What is a Musician Entrepreneur?
By. T. Perry Bowers
When I first started attending shows at First Ave in the mid nineties, I saw a band called Fugazi. They were an awesome punk, art-core band from D.C who took down the house with their music. Fugazi were as raw and real as it gets. Even though they packed the place, they only charged five dollars entrance fee because they had some kind of socialistic philosophy. I sure appreciated it at the time because mowing lawns wasn’t getting me into many big shows like Van Halen or Journey. After the show, I was standing by the door of the little back stage area when I saw Ian Mackaye, Fugazi’s lead singer and front man on a desk phone talking. (This was in the 80s so it was before cell phones). I didn’t know what he was doing at the time, but he was very business-like on the phone, talking about their next show. I now understand he was advancing their next gig in the next town, arranging hotels, transportation, load-in, etc. For some reason this blew me away. How could a guy put so much energy and angst out on stage and the next minute be discussing very smart and prudent business on the phone, sweat still dripping from his brow?
This is why I love independent music. It’s about balance. When you are an independent artist you really have to understand business and art. There is a misconception that they are separate things, art and business, but really they are very similar and both require the right “creative” side of the brain. There are minutia and logistics that go along with music making and business and the root of it all is creative spark.
Everyone who has started a band knows what it’s like to start a business. Once you have an idea, you have to make the idea into reality. It requires adjusting your product to the market place. You have to be true to yourself, but also willing to listen to your audience (your customers). It takes brainpower to easily flex from a creative to a logical state of mind.
Entrepreneurs usually have a good idea that comes from creative space (maybe in a dream or just a creative flash). After the product is created the rest of the work is left brain, running the business, fulfilling orders, accounting, taxes, etc. Musicians have to constantly flow back and forth from the creative to the logical side. We go from writing and performing to booking shows and tours and releasing albums. We need to be able to flex. I think being a musician is the most challenging and fulfilling role on the planet.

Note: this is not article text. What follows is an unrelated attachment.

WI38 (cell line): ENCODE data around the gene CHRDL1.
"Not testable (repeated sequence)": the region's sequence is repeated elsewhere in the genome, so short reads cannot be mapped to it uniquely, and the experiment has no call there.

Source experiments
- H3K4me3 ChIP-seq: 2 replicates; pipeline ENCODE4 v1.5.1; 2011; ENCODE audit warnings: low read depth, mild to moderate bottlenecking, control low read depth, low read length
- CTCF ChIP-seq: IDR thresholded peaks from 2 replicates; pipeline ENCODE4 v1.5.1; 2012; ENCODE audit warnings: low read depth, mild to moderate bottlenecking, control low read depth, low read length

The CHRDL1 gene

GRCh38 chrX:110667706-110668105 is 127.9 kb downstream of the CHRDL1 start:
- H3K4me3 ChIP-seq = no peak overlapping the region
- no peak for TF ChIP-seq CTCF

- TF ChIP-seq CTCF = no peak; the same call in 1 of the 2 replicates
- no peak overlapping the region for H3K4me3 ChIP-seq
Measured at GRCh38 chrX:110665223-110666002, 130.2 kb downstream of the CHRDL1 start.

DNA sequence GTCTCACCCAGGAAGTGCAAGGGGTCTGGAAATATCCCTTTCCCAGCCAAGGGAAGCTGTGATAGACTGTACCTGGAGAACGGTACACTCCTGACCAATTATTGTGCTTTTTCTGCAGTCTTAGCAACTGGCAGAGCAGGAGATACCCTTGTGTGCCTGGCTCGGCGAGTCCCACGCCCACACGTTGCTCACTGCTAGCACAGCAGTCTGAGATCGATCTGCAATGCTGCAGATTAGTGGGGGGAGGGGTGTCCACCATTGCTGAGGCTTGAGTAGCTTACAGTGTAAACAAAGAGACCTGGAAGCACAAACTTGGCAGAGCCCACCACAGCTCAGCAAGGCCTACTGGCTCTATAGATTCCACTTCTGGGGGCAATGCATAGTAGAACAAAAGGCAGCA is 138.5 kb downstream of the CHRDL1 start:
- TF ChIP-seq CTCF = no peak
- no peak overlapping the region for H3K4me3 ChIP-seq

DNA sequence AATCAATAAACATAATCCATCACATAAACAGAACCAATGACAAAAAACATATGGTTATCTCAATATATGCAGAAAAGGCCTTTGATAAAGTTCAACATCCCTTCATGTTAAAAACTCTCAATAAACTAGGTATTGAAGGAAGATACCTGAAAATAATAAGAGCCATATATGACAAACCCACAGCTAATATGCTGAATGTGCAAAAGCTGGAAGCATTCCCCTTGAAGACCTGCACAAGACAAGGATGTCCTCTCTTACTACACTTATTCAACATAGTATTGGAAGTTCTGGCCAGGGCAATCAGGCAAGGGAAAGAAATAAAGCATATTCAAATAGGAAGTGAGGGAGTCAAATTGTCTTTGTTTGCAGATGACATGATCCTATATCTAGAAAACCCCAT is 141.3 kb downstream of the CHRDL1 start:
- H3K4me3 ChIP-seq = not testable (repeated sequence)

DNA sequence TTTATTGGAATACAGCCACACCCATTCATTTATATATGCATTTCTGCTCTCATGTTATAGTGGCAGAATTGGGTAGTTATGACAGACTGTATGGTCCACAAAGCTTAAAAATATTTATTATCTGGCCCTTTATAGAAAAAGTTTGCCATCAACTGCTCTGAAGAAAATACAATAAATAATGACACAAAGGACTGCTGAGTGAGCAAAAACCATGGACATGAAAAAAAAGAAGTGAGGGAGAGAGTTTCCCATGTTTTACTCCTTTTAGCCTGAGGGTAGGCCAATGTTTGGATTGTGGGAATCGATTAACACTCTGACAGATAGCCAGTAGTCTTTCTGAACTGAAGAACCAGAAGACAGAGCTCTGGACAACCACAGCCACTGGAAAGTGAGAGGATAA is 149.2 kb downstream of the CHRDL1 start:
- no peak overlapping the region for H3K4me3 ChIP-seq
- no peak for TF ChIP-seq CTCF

Of course, many upper echelon musicians have the left-brain stuff handled by someone else. They have managers, business managers, tour managers, agents, booking agents etc. Their business infrastructure is there to shield them from the difficulties of flexing. The powers that be want these cash cow artists to remain in their right brain at all times. It keeps their artists in the creative flow, which is where all the money comes from. It also means their artists are naive to what is really going on with their business.
I’m sorry to say it, but if you are reading this, it’s likely you may never get to the place where you are shielded from the business side of your career. But honestly, you don’t want that anyway. The very best artists are all involved in their own businesses. Ian Mackaye, Jon Bon Jovi, Sammy Hagar, Trent Reznor, and Jay-Z never farmed their left-brain out to some suit. They are always watching the numbers. That’s why they are rich and their wealth is sustainable. They can’t be taken advantage of. It’s why they are the music moguls of the industry.
You don’t have to aspire to be a mogul or take charge of the entire business side of your career. But if you understand the concept of flexing between the left and right side of your brain you can build a solid foundation. After all, this is the way the human brain is meant to function. We are supposed to be balanced — it is a natural state of being. The separation has come from a pathological need to compartmentalize our mind states. It takes a little getting used to, but once you flow back and forth a few times, the grooves in your brain take root and it’s a walk in the park. It’s possible to be your most wild rock and roll self and run a strong and profitable business at the same time. In fact it may be the only way you can truly make it.